It’s 10:30 a.m. and the team goes home. Golliher’s day will end after the afternoon services in two resident programs for parolees. Another team will be back in Hollywood Saturday night at midnight to give roses to transsexual prostitutes.

For the Hollywood outreach, Golliher records eight conversions. None of the eight people come back with him. He isn’t deterred.

“You know,” he says grinning, “I feel the presence of Jesus Christ more at night on the streets than I do in the best of church services.”

https://www.charismamag.com/spirit/evangelism-missions/15171-the-fatherless-generation

Charisma Magazine header

Homeless Youth Ministry Invents Toys Sold at Radio Shack, Target

12:24PM EST 11/3/2009 by ADRIENNE S. GAINES

hope-for-homeless-youth-invents-shadow-copter

A toy helicopter powered by technology invented by residents at a Los Angeles homeless youth ministry is being sold in more than 7,000 Radio Shack stores nationwide.

“Shadow” operates using a Virtual Reality Controller (VRC) created by Hope for Homeless Youth. Instead of functioning like a traditional joystick, the VRC simulates the motion of an aircraft’s control column.
“The technology represents a quantum leap in the way [radio-controlled] toys are controlled,” said the Rev. Clayton Golliher, founder of Hope for Homeless Youth. “It’s called the Virtual Reality Controller because it puts the user in a driver’s seat of a car or in the cockpit of a futuristic airplane.”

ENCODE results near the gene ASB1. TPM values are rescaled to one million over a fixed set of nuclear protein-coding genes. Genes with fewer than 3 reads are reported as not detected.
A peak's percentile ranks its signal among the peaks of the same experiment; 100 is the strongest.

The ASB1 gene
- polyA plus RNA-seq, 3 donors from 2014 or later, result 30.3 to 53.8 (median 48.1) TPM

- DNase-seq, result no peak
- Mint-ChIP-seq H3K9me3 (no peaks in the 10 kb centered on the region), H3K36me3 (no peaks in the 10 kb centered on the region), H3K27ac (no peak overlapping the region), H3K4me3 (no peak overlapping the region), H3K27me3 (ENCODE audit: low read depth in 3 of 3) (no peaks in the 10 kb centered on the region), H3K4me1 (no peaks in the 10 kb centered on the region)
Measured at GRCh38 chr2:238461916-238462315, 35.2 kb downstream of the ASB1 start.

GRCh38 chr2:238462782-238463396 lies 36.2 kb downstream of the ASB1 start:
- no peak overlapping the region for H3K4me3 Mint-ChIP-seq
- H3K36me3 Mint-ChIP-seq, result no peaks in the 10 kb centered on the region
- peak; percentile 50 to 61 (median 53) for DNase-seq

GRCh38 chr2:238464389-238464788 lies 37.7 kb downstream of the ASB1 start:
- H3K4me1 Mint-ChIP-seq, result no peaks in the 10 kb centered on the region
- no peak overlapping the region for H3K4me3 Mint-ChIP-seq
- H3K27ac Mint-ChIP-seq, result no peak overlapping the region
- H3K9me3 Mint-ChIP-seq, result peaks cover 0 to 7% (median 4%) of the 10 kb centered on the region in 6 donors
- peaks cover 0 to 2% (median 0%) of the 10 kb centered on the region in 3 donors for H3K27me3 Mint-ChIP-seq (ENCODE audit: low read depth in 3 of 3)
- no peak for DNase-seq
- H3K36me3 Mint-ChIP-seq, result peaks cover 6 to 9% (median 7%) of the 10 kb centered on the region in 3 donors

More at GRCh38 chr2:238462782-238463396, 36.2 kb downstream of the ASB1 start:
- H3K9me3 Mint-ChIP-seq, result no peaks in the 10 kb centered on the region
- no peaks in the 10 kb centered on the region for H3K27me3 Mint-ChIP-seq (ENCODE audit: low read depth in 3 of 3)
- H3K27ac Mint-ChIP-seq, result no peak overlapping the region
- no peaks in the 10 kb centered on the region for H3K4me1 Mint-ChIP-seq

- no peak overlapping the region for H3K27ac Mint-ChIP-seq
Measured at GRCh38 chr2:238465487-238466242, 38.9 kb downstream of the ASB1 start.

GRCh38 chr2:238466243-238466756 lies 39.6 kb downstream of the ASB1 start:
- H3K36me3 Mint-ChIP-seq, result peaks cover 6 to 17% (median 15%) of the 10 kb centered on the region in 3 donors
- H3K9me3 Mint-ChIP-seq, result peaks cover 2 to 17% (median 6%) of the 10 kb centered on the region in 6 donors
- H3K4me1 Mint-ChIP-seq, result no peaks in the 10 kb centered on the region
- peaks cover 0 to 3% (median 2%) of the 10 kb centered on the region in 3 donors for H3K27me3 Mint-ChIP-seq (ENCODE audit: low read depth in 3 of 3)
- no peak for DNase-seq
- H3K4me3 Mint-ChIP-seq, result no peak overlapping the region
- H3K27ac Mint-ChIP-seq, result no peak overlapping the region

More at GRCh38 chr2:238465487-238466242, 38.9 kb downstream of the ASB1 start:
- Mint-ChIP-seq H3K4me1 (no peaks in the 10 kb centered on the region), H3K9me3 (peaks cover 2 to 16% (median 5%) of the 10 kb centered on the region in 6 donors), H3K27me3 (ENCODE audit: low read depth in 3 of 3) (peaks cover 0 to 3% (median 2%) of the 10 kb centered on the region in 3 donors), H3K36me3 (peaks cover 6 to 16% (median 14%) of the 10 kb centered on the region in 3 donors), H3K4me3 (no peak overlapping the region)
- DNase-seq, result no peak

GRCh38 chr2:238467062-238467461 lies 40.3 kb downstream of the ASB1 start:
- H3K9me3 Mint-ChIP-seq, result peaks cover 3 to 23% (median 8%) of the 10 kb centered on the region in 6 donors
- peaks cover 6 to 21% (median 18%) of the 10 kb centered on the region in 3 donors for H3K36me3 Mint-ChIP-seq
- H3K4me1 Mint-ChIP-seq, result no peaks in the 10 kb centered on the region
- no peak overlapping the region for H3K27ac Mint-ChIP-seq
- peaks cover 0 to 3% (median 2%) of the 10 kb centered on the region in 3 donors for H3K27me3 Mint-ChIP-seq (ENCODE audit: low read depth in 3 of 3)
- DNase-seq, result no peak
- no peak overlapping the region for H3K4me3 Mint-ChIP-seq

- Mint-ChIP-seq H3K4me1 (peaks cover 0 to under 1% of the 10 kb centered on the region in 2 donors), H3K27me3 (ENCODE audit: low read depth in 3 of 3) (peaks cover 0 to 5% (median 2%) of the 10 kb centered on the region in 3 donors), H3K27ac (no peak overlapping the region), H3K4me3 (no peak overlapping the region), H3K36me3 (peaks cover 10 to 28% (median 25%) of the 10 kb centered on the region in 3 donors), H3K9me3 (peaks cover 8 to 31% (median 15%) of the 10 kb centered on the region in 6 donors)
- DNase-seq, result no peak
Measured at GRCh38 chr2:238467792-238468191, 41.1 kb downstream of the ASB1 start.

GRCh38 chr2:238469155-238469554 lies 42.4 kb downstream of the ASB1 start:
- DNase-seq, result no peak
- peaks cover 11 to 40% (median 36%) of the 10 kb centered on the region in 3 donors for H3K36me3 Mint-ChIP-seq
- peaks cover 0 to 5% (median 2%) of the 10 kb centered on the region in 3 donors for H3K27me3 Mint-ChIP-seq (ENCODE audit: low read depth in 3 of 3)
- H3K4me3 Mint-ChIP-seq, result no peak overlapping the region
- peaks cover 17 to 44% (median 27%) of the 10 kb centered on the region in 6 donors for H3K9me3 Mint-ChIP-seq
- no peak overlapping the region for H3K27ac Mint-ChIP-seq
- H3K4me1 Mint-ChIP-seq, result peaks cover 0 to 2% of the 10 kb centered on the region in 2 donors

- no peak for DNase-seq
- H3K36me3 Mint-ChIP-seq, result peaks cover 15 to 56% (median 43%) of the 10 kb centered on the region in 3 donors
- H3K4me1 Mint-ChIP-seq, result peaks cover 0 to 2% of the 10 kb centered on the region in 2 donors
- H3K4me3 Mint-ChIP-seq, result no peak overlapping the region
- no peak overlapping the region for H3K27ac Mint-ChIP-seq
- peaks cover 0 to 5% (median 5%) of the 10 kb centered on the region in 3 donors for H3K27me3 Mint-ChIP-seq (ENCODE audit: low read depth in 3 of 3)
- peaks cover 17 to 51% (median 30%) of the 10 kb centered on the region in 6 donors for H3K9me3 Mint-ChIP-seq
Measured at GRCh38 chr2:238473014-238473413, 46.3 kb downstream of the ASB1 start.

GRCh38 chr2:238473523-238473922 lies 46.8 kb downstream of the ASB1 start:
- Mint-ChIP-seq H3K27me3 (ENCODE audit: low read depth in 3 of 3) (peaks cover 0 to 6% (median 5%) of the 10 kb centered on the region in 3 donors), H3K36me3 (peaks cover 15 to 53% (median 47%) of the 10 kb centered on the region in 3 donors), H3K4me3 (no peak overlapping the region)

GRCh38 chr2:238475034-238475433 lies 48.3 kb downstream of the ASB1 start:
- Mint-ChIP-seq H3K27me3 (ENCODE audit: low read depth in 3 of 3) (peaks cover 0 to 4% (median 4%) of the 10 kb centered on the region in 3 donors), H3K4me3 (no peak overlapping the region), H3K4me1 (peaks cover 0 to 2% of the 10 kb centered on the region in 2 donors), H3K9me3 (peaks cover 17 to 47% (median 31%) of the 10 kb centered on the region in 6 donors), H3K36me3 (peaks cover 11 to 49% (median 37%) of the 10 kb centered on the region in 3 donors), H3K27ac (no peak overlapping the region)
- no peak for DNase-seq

A licensing agreement between the ministry’s Inventor’s Club and Interactive Toy Concepts (ITC) allows the Toronto-based company to use the VRC to power a new

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Homeless Youth Ministry Invents Toys (Cont'd)

line of remote-controlled toys. In early 2010 ITC will release the F-22 Jet Rapture. The Shadow helicopter is also available at Target.com.

Royalties from the $49.95 toy will benefit Technology From Heaven, a nonprofit trust that funds the homeless shelter and the Inventor’s Club. Youth who contributed to the invention will also receive a portion of the proceeds.

ITC has purchased 11 of the club’s inventions.

“Together, the Inventor’s Club and Interactive Toy Concepts are about to revolutionize the radio-control toy category with the VRC line,” ITC President Michael Mathieu said in a statement. “Knowing that the royalty payments they will receive will go into the pockets of those who most need it is a reward that is rarely found in this world.”